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There is a table with Columns as below:

Id : long autoincrement; 

Timestamp is given as a unix_time in ms.

Question: what is the average time difference between the records ?

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Oracle 10g database. –  Siv Aug 13 '09 at 11:56
@Marc, your second query gives the right result. thanks a ton. –  Siv Aug 13 '09 at 12:03
OK, undeleted my answer so you can upvote it :-) Thanks! But be aware of Adam's comment which is totally true - my query only works if the ID's are sequential and don't have any gaps in them. –  marc_s Aug 13 '09 at 12:14
Ok. Got the point. –  Siv Aug 13 '09 at 12:22

6 Answers 6

up vote 1 down vote accepted

In SQL Server, you could write something like that to get that information:

  t1.ID, t2.ID,
  DATEDIFF(MILLISECOND, t2.PriceTime, test2.PriceTime)
FROM table t1
INNER JOIN table t2 ON t2.ID = t1.ID-1

and if you're only interested in the AVG across all entries, you could use:

  AVG(DATEDIFF(MILLISECOND, t2.PriceTime, test2.PriceTime))
FROM table t1
INNER JOIN table t2 ON t2.ID = t1.ID-1

Basically, you need to join the table with itself, and use "t1.ID = t2.ID-1" to associate item no. 2 in one table with item no. 1 in the other table and then calculate the time difference between the two. In order to avoid accessing item no. 0 which doesn't exist, use the "T1.ID > (SELECT MIN(ID) FROM table)" clause to start from the second item.


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This will only work if there are no gaps in Id. –  Adam Ruth Aug 13 '09 at 11:50
@Adam: true - good point –  marc_s Aug 13 '09 at 11:52
OK, so it means it does indeed work - see OP's comment - since it's an "AUTOINCREMENT" column, chances are it'll be without gaps (although not guaranteed to be that way :-) ) –  marc_s Aug 13 '09 at 12:14
That's good, yours would be a ton faster than mine! –  Adam Ruth Aug 13 '09 at 20:40

First thought is a sub-query grabbing the record immediately previous:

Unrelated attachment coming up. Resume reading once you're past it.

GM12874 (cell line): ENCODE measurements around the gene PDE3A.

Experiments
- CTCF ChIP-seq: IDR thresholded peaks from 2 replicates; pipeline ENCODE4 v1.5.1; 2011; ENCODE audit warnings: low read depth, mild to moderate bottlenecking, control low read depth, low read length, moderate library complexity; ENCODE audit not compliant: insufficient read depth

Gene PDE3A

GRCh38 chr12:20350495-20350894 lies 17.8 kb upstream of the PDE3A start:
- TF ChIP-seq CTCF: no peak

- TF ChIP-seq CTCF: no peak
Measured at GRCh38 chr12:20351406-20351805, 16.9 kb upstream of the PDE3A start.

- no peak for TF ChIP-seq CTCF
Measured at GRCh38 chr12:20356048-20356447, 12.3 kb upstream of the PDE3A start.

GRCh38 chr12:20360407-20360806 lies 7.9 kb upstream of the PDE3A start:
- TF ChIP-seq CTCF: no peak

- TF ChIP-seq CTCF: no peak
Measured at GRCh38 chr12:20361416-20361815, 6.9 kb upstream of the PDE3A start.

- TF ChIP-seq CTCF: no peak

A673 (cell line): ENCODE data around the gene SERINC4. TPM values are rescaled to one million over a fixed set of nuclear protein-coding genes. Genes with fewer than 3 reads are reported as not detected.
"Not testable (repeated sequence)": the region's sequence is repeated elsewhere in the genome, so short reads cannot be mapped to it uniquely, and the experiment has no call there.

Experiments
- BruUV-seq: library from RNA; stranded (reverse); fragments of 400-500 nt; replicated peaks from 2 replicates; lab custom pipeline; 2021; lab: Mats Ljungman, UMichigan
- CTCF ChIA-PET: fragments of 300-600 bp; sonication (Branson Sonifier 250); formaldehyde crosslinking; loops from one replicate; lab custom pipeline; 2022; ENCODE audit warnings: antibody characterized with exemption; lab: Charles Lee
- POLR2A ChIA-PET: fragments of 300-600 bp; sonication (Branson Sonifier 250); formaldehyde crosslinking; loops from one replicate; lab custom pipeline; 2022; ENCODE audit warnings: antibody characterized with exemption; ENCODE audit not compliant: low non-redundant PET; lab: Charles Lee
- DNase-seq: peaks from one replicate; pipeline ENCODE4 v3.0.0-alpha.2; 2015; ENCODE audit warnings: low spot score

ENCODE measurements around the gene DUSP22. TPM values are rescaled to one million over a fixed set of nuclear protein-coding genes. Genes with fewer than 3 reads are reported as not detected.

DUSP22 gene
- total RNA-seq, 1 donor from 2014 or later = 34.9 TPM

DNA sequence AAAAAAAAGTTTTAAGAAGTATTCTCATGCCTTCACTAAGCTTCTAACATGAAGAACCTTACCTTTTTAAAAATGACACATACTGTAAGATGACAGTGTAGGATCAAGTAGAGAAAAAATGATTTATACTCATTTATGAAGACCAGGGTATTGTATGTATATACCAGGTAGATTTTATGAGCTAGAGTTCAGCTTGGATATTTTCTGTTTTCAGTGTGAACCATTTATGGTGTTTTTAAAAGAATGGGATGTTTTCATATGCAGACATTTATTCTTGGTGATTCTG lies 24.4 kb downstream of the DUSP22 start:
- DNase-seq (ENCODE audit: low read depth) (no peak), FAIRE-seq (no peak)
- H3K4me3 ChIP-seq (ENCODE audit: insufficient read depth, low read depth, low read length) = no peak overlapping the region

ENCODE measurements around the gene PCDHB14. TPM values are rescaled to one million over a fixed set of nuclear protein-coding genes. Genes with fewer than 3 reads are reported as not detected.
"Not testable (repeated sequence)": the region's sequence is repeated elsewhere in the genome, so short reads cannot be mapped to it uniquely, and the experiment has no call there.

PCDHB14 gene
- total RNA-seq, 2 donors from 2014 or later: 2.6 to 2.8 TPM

SELECT timestamp - 
(select top 1 timestamp from Table T1 where T1.Id < Table.Id order by Id desc)
FROM Table

Then you can take the average of that:

from (SELECT timestamp - 
    (select top 1 timestamp from Table T1 where T1.Id < Table.Id order by Id desc) as delta
    FROM Table) T

There will probably need to be some handling of the null that results for the first row, but I haven't tested to be sure.

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You'll need to adjust the "top 1" part to the Oracle equivalent, it's been too long since I've worked with Oracle. –  Adam Ruth Aug 13 '09 at 11:59

At a guess:

SELECT AVG(timestamp)

I think you need to provide more information in your question for us to help.

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assume there are n records. question is like average time difference between the records? here, tricky is difference between records. cam you tell me what kind of information do you require more ? –  Siv Aug 13 '09 at 11:41

If you mean difference between each-other row:

select AVG(x) from (
select a.timestamp - b.timestamp as x 
from table a, table b -- this multiplies a*b ) sub
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i have only one table and multiple records. need between records the time diff. not with multiple tables. –  Siv Aug 13 '09 at 11:49
well, but this is going to associate each entry with each other entry, e.g. you get entry1 - enty1, entry1-entry2, entry1-entry3 and so on - the average will not be just between entries that are "neighbors" to one another...... –  marc_s Aug 13 '09 at 11:50
@Siv - this query uses exactly 1 table - but select from it twice (using alias a, b) –  Dewfy Aug 13 '09 at 12:18
SELECT AVG(T2.Timestamp - T1.TimeStamp)
  FROM Table T1
  JOIN Table T2 ON T2.ID = T1.ID + 1
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My assumption was (and you know where that gets you) was the OP was interested in average difference between consecutive records. T2.ID cannot be 'beyond the range of valid ID's' because there's no record there! –  n8wrl Aug 13 '09 at 11:51
Any gaps in the Id column would cause a break. –  Adam Ruth Aug 13 '09 at 11:51
@Adam: Oops - you're right! –  n8wrl Aug 13 '09 at 11:52

try this

   Select Avg(E.Timestamp - B.Timestamp)
   From Table B Join Table E 
      On E.Timestamp = 
           (Select Max(Timestamp)
            From Table
            Where Timestamp < R.Timestamp)
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